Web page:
The Law of the Instrument

Image created with Midjourney. Image prompt:
Image created with Midjourney. Image prompt: Visualize The Law of the Instrument: A figure holding a golden hammer, surrounded by various objects that are shaped like nails, representing the over-reliance on familiar tools. The figure should appear eager to use the hammer on everything. Use a minimalistic 2D style with a neutral color palette, with emphasis on the golden color of the hammer.
If all you have is a hammer, everything looks like a nail.

Abraham Maslow

I call it the law of the instrument, and it may be formulated as follows: Give a small boy a hammer, and he will find that everything he encounters needs pounding.

Abraham Kaplan

The Law of the Instrument, sometimes referred to as Maslow's Hammer, is a cognitive bias that involves an over-reliance on a familiar tool. In Abraham Kaplan's words, "Give a small boy a hammer, and he will find that everything he encounters needs pounding."

In digital software product creation, this phenomenon can manifest in various ways:

Programming Languages

A developer skilled in a particular programming language may tend to use it for all tasks, even when another language might be more suitable. For instance, using Python for an application requiring high performance may not be the best choice, even though Python is an excellent tool for many other tasks.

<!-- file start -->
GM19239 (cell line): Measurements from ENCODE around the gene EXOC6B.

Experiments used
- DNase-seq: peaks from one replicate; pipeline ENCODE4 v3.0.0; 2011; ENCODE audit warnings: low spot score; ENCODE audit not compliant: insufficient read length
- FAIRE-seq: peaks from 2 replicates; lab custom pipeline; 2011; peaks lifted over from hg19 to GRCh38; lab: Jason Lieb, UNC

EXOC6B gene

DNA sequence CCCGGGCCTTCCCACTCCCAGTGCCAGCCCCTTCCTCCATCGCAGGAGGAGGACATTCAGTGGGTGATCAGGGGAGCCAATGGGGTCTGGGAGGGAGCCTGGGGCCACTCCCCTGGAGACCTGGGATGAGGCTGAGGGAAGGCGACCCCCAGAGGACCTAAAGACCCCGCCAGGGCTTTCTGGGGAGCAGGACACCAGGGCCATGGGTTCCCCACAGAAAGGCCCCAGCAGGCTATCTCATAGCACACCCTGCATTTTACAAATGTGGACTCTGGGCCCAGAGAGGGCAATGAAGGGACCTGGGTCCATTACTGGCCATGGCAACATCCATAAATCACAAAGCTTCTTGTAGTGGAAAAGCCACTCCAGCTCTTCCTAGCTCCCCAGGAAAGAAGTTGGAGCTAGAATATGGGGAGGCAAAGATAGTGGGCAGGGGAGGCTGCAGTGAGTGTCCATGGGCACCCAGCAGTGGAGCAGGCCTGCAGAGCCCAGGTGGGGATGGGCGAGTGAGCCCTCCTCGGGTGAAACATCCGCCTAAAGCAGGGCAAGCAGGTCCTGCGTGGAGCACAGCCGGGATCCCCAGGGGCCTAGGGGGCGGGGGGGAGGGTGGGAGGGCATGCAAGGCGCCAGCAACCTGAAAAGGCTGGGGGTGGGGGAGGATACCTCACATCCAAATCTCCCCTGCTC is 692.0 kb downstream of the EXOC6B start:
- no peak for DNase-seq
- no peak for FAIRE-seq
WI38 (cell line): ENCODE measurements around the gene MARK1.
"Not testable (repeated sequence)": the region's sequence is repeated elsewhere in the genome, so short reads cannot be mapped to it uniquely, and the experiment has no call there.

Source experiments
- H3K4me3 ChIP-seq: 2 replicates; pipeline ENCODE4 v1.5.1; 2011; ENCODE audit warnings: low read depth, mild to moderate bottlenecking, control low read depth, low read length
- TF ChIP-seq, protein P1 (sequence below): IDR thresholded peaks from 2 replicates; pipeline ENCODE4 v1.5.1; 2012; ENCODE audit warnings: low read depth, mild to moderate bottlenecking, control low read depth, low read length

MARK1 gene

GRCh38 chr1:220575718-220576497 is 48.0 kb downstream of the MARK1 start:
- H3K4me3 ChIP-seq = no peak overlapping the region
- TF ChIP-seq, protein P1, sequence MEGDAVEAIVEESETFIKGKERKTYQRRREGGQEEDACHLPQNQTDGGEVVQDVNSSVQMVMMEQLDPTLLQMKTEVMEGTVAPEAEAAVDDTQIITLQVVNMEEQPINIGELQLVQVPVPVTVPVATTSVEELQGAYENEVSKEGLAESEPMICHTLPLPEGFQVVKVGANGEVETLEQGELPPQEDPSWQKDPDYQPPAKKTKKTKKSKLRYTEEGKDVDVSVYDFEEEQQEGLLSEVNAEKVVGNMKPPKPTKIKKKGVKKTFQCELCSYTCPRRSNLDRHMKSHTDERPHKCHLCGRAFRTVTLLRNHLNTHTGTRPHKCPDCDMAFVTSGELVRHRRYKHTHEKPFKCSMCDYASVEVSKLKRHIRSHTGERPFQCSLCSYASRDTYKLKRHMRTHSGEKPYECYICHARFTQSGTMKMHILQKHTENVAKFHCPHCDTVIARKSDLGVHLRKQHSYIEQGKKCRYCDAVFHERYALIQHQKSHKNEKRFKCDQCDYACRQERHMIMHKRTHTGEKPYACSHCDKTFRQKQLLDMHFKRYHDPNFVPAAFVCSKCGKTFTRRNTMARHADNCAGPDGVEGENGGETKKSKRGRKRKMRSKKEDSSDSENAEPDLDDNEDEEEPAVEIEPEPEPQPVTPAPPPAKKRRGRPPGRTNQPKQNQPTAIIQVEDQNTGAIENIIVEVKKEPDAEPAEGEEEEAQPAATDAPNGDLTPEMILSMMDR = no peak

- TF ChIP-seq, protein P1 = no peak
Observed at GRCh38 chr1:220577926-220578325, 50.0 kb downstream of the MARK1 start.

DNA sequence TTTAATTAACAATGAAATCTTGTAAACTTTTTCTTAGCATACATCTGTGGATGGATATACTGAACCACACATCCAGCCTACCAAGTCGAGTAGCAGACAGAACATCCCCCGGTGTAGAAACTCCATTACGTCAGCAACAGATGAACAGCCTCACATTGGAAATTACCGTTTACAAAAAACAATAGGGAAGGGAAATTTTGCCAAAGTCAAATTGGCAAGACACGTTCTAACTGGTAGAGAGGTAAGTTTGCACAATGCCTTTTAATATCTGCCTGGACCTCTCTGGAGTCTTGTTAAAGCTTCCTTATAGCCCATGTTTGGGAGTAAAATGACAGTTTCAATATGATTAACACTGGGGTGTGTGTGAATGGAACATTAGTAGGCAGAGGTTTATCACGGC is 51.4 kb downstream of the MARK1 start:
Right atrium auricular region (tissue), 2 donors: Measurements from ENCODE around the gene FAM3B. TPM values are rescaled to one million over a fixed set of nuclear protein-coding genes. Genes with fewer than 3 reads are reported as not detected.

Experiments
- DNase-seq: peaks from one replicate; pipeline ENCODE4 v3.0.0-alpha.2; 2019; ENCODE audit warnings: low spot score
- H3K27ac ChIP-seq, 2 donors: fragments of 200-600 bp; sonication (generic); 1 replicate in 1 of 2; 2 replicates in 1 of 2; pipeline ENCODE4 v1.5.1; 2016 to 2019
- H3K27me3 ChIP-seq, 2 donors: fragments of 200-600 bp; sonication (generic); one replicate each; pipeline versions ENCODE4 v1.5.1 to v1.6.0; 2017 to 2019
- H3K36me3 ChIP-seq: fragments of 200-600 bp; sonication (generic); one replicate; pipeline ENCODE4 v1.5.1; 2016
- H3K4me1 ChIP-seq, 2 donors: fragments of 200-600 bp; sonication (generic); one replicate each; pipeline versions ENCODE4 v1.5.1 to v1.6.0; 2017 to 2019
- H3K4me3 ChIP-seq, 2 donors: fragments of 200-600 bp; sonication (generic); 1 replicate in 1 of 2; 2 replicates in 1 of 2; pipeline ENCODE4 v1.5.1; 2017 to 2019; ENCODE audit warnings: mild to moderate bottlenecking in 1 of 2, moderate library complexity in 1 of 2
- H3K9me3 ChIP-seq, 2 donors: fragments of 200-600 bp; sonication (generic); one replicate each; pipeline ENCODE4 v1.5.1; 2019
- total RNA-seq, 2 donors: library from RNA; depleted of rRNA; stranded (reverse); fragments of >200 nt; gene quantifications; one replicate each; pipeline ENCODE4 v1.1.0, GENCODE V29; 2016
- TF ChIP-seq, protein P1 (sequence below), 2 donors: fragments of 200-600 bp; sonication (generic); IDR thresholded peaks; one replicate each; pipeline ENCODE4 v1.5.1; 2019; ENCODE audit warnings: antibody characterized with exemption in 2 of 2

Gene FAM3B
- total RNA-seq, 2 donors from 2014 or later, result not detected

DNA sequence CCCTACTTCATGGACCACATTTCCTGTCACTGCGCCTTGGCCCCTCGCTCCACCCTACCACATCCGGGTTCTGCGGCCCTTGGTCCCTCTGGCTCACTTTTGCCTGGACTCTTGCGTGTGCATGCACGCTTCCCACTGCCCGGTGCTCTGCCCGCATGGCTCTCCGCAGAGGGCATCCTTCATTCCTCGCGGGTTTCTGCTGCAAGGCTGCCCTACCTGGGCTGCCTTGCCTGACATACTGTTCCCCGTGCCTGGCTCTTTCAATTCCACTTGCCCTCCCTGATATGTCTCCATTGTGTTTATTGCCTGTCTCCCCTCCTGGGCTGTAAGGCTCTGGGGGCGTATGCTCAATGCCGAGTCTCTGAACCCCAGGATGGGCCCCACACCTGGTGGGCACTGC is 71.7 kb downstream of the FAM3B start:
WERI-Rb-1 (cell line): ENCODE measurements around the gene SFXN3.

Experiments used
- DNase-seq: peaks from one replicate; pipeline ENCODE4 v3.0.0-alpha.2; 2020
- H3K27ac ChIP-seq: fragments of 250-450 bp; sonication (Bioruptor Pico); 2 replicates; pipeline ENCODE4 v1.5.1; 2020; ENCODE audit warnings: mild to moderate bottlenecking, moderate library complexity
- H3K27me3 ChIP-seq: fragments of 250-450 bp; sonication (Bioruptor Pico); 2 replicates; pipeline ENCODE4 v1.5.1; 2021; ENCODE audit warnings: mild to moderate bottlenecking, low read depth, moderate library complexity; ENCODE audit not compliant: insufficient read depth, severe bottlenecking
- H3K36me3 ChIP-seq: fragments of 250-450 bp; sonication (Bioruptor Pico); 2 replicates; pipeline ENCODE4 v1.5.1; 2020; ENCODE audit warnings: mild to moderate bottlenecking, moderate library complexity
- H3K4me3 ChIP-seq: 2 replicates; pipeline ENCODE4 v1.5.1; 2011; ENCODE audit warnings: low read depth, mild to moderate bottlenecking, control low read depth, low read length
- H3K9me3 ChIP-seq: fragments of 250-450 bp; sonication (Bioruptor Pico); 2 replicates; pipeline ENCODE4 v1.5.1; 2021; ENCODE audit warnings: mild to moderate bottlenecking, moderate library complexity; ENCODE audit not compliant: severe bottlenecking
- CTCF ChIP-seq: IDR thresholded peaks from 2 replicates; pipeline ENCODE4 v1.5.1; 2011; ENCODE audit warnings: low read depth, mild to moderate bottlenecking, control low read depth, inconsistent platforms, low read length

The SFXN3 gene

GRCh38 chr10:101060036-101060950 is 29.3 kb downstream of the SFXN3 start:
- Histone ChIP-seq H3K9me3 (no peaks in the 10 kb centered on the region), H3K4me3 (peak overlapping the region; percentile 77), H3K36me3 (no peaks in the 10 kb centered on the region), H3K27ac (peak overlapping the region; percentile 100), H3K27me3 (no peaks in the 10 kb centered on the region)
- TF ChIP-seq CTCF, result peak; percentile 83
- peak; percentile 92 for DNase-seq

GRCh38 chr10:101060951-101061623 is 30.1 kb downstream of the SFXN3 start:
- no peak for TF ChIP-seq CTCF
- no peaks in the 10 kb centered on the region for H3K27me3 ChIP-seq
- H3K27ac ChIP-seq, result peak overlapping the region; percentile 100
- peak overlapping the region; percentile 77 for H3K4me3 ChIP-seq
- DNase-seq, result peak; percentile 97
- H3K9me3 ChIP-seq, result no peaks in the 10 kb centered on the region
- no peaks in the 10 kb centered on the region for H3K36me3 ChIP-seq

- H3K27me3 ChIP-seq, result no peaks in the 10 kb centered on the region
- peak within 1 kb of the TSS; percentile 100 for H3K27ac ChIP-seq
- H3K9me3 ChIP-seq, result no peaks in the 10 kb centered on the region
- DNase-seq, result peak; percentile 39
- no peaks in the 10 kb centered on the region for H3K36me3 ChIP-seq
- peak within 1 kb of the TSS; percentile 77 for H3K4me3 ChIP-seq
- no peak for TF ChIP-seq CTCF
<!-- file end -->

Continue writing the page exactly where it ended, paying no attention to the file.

Software Development Methodologies

A team accustomed to using a particular methodology like Agile may insist on using it for all projects, even when a different approach might be more suitable for a given project's requirements.

Technology Stacks

An organization might favor a particular tech stack because of familiarity, even when a different stack may offer better functionality or efficiency for a specific project.

The Law of the Instrument in software product creation

Design and Development

Teams might overuse familiar tools or frameworks, missing out on the benefits of other potentially more suitable technologies. This over-reliance can result in less efficient or less effective solutions.


Over-familiarity with a certain tool or approach can narrow our view when troubleshooting, leading us to overlook better solutions that may be available with other tools or methods.

Innovation and Creativity

Over-reliance on familiar tools can stifle innovation and creativity. By always using the same tools, teams may miss out on the benefits and unique features offered by newer or different technologies.

To avoid falling into the 'golden hammer' trap, it's essential to keep learning and stay open to new tools and approaches. Encourage continuous learning within your team and promote a culture of experimentation and adaptability. Remember that the best tool for the job is often the one that is most suited to the specific task at hand, not necessarily the one we are most familiar with.


In conclusion, being aware of The Law of the Instrument can help us make better decisions in software product creation. By striving to use the best tool for the task, rather than just the most familiar one, we can create more effective and efficient software products.

See also